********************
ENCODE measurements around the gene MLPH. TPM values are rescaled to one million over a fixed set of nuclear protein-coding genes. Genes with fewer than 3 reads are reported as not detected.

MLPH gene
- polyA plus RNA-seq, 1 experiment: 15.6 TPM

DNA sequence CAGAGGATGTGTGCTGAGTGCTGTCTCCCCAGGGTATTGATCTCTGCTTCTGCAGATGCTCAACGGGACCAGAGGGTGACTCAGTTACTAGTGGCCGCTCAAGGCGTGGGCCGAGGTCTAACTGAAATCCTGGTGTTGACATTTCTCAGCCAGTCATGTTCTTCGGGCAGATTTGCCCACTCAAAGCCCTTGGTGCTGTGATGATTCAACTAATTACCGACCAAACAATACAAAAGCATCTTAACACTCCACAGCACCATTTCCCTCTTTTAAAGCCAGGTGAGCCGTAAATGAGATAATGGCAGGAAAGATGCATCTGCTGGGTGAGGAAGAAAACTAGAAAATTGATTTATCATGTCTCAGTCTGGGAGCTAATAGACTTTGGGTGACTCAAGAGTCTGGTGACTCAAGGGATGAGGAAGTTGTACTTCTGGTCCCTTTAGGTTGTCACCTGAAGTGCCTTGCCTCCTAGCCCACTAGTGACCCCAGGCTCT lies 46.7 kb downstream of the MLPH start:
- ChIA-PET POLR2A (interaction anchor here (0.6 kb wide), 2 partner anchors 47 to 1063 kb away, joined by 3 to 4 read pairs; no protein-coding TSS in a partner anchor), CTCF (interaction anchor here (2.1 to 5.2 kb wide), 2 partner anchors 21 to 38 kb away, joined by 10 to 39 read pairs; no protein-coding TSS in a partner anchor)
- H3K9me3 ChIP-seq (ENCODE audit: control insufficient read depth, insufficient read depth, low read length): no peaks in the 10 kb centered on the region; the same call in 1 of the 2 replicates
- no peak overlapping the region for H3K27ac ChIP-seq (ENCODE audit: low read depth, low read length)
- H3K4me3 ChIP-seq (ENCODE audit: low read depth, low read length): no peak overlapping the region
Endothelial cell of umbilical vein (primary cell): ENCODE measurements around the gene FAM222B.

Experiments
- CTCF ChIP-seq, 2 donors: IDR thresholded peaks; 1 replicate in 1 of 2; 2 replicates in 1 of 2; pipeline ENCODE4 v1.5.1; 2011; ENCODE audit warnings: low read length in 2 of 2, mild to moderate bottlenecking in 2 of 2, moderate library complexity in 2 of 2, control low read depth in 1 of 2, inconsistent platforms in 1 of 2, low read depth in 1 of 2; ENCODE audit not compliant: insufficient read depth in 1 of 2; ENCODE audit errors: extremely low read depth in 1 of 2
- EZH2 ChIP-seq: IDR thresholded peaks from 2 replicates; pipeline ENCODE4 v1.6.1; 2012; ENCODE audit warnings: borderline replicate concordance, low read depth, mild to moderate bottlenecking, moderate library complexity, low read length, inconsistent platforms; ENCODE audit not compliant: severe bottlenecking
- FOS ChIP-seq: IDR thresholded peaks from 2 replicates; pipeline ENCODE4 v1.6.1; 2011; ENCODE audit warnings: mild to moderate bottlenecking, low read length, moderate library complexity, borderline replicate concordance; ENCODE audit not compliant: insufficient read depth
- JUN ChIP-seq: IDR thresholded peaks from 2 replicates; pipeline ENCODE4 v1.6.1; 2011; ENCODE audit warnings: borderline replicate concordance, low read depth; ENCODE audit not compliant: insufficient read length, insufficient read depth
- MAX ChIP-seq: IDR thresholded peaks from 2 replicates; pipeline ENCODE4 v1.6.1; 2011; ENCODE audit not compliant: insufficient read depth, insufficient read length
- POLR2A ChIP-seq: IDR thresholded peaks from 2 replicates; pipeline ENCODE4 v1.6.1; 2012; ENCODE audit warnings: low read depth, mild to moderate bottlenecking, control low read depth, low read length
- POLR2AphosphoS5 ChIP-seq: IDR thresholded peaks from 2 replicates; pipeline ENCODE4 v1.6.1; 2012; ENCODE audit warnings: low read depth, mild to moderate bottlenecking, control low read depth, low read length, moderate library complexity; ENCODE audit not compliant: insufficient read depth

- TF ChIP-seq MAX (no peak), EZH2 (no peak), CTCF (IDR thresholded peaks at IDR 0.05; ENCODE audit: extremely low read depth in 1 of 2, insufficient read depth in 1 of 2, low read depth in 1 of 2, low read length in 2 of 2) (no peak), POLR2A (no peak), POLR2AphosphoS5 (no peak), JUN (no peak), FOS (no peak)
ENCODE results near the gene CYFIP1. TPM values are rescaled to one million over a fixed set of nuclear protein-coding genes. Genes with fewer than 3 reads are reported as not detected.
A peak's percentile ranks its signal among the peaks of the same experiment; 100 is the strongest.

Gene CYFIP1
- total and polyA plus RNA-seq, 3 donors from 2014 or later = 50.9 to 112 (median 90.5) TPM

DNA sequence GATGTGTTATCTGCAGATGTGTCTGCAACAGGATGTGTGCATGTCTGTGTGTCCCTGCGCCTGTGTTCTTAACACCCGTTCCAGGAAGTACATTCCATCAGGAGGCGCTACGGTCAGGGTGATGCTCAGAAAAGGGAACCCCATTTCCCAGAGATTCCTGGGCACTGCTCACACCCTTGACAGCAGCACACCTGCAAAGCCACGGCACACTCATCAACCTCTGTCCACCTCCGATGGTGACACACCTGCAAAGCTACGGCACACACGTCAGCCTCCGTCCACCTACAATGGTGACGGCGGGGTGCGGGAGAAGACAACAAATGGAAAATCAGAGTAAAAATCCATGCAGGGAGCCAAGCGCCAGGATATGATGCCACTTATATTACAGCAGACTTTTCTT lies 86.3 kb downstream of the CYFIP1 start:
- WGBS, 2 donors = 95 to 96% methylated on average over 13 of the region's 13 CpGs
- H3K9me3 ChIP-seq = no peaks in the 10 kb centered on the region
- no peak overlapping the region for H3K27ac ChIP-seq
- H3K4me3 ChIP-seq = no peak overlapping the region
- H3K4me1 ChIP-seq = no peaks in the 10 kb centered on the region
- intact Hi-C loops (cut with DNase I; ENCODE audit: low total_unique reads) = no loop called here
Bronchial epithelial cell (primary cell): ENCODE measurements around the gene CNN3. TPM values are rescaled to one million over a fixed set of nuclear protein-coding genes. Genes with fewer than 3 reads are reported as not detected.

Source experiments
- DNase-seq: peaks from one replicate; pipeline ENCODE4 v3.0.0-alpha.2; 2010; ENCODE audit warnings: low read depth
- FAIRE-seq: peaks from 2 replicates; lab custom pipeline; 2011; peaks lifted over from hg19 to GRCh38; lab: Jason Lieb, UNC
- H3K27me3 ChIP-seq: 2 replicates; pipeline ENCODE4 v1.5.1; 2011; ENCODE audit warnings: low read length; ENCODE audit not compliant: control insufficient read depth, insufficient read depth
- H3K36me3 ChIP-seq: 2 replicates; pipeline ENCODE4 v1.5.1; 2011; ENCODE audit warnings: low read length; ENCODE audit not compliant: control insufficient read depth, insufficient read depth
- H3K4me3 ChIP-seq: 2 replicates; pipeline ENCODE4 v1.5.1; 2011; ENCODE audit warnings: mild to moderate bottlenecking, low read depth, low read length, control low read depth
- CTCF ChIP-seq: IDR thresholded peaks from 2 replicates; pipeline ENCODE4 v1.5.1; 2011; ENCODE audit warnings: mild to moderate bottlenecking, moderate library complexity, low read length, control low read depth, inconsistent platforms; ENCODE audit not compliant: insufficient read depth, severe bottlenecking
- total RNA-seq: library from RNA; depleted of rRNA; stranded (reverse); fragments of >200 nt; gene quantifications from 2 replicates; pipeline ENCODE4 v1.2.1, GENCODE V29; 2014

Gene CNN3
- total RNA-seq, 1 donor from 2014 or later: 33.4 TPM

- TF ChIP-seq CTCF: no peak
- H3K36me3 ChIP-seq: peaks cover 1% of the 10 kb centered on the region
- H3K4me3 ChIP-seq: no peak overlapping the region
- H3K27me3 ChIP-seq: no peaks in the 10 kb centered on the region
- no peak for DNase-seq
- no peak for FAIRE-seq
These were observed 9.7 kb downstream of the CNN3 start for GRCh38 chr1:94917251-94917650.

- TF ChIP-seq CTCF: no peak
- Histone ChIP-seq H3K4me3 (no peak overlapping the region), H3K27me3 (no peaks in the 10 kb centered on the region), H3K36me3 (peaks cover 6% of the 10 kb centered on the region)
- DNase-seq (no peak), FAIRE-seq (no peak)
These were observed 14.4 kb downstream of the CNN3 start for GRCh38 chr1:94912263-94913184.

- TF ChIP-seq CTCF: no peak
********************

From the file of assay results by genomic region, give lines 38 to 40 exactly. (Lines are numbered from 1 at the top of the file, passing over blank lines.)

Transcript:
- total RNA-seq: library from RNA; depleted of rRNA; stranded (reverse); fragments of >200 nt; gene quantifications from 2 replicates; pipeline ENCODE4 v1.2.1, GENCODE V29; 2014

Gene CNN3
- total RNA-seq, 1 donor from 2014 or later: 33.4 TPM